Hort NZ biosecurity and trade policy manager Richard Palmer joined others from across industry, science, and government for a panel discussion on Biosecurity 2025 (B2025) in the biosecurity session on the opening day of the National Science Challenge Bioheritage Conference. Hort NZ director and Kiwifruit Vine Health chief executive Barry O’Neil also spoke to the challenges of protecting New Zealand. The panel discussed a range of the strategic directions in B2025, but most importantly the role of science and the need for a high quality science system with appropriate funding, including the raise in biosecurity science funding to $80 million.
Hort NZ attended the Zespri and Kiwifruit Vine Health brown marmorated stink bug (BMSB) readiness workshop in May. This workshop gave insight to the detailed response needs on the ground, and developed the learnings from the Horticulture Industry Forum BMSB workshop earlier in the year. Fortunately, a number of New Zealanders have been particularly eagle-eyed on BMSB over the summer, and helped to mitigate the potential for incursion. Now is our time to ensure we are well prepared for the next BMSB high-risk season, and a significant number of sectors have been developing the BMSB Operational Agreement with MPI.
Hort NZ has worked with NZ Avocado, NZ Citrus Growers, Kiwifruit Vine Health, and NZ Feijoa Growers to confirm the measures that growers can take to support the myrtle rust response. Myrtle rust information is available on the Hort NZ website under Biosecurity. See further coverage in this magazine.
Hort NZ, together with a number of commercial horticultural businesses, attended the second Ministry of Business, Innovation and Employment (MBIE) workshop looking at possible changes to the Plant Variety Rights Act 1987. The workshop explored the key themes of breeding definition and distinctiveness, extension of rights to harvested material, compulsory licensing, farm saved seed, and the International Union for the Protection of New Varieties of Plants (UPOV). Hort NZ is keen to hold an industry workshop with MBIE to ensure growers’ views are heard. If you are interested in being involved please contact Richard Palmer. There is further detail in this magazine. NATURAL RESOURCES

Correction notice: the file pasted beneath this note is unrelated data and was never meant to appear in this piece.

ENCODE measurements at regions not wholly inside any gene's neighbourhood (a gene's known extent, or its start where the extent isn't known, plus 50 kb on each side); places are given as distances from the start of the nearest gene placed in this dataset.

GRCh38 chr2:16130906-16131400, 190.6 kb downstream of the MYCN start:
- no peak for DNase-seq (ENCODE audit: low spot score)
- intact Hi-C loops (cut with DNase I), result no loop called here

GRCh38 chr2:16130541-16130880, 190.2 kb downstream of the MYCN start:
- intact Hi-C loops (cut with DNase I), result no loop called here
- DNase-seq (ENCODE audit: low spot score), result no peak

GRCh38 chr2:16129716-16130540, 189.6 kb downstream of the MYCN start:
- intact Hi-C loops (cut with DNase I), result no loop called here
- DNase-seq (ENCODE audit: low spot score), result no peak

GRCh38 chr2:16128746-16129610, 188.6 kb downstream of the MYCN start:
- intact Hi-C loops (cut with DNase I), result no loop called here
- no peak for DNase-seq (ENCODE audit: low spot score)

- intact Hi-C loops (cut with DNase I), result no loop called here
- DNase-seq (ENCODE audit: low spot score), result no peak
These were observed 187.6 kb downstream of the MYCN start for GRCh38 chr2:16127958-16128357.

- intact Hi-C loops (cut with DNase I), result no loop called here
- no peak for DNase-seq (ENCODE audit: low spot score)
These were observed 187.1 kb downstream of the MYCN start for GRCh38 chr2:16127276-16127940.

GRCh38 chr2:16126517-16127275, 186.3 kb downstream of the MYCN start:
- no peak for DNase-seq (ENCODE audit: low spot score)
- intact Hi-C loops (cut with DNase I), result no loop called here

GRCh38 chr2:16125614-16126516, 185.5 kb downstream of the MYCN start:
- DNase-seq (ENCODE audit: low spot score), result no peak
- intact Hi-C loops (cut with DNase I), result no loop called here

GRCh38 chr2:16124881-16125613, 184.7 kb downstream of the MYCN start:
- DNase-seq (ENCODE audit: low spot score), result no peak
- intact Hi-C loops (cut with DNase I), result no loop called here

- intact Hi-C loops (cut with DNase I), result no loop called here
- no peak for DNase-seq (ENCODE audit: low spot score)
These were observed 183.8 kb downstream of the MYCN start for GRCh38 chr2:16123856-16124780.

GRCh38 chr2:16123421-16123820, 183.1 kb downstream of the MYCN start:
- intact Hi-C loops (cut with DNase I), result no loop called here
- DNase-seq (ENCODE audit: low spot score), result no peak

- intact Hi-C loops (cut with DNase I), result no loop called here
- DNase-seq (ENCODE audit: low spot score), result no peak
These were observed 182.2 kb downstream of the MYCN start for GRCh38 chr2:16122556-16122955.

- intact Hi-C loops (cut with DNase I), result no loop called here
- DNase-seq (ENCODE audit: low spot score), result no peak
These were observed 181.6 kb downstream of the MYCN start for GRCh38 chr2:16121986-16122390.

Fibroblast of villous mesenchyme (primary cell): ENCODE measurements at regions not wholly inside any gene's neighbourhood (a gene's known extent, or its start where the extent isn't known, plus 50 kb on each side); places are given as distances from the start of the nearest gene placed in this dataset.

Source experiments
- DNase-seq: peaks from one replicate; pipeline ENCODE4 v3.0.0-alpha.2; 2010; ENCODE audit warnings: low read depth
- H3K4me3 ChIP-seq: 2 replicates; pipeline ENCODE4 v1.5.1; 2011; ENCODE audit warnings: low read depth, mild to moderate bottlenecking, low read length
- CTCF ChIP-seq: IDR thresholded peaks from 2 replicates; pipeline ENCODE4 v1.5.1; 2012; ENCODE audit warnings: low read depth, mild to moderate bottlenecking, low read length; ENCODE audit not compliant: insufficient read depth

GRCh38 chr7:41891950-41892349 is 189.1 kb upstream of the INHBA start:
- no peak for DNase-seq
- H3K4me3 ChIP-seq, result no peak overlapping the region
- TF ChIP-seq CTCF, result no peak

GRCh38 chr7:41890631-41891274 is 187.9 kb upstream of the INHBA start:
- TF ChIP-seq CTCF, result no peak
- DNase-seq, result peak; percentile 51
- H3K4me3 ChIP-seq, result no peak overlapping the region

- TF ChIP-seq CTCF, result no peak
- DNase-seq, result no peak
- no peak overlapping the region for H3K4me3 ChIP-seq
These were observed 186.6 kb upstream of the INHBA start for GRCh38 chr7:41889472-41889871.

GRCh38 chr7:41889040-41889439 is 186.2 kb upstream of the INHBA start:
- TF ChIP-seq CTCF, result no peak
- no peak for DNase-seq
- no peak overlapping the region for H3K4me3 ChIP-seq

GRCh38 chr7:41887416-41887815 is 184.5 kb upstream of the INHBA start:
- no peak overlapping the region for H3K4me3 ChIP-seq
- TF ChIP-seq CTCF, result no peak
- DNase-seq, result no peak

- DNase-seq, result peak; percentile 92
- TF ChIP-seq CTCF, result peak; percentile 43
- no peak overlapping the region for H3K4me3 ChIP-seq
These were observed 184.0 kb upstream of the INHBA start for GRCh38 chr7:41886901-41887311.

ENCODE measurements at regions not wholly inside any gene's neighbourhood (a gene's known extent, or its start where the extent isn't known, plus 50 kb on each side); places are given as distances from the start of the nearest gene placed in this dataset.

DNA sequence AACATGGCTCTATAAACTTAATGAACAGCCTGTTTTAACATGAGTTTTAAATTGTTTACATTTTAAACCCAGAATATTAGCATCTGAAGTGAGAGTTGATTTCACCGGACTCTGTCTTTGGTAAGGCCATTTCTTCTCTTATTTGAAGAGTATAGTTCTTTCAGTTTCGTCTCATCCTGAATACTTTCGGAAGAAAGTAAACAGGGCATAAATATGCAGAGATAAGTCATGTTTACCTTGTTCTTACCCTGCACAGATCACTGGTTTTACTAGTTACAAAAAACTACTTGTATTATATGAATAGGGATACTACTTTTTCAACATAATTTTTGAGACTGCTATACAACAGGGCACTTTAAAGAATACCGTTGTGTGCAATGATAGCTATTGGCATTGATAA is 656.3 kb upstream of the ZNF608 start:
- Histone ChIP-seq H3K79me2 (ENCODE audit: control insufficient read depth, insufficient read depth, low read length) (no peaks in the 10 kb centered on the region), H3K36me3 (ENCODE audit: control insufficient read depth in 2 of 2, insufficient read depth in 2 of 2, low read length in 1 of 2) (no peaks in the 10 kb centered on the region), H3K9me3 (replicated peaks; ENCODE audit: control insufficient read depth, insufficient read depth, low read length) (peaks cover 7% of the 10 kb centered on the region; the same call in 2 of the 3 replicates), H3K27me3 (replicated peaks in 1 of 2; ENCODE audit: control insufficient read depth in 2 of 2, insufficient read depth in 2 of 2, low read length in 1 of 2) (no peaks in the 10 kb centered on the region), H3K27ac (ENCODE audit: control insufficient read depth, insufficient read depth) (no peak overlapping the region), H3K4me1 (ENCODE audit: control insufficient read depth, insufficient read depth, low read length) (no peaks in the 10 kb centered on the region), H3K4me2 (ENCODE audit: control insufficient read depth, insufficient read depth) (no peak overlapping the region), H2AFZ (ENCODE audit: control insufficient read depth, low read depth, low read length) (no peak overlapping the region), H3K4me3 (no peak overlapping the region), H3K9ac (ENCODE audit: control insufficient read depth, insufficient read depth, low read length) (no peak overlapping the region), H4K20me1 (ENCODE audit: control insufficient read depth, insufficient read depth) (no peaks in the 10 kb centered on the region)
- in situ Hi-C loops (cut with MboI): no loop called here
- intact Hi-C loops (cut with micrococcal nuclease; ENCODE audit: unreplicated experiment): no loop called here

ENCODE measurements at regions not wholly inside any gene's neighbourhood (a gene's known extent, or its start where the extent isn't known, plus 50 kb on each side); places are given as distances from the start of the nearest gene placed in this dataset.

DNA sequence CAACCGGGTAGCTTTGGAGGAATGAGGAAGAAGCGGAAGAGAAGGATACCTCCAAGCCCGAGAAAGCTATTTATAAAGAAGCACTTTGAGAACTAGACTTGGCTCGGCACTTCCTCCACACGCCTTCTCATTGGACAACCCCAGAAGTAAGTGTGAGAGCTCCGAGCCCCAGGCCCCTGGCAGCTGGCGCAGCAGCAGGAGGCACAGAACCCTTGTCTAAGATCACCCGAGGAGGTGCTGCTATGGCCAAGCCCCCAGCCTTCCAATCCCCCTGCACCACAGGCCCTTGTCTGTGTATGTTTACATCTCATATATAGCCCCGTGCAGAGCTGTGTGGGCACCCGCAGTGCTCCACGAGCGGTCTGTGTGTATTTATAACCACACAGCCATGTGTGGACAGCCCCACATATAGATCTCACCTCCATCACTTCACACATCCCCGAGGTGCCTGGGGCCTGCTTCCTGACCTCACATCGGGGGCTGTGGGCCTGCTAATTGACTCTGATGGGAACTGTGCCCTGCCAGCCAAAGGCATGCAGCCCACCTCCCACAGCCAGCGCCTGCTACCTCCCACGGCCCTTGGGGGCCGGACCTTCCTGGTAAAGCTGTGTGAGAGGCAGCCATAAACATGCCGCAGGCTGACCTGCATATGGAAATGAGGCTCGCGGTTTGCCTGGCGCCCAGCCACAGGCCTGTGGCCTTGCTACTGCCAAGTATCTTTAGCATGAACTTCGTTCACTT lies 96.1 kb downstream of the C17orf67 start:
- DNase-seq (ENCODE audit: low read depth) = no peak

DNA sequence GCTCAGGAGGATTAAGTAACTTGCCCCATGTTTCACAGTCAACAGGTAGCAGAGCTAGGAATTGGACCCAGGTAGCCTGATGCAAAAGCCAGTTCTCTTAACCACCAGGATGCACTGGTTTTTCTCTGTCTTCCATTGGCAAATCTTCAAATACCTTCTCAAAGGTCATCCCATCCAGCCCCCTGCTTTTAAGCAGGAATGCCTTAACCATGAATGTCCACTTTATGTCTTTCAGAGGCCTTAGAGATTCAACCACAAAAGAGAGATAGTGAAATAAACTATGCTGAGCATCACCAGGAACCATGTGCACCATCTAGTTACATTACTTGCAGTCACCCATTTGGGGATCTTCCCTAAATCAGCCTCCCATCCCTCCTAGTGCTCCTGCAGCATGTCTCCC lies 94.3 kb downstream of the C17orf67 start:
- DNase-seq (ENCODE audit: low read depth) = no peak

Horticulture New Zealand visited Opotiki in May, talking to kiwifruit growers and regional and district councils in preparation for the upcoming Opotiki District Plan.
The Natural Resources and Environment team attended a workshop hosted by the Horizons Regional Council to discuss the recent proceedings in the Environment Court and the process going forward for the land use consents under the Horizons One Plan.
Whangarei District Council has sent a letter to people who submitted on the plan changes regarding the upcoming hearings. Hort NZ will be presenting at the hearings.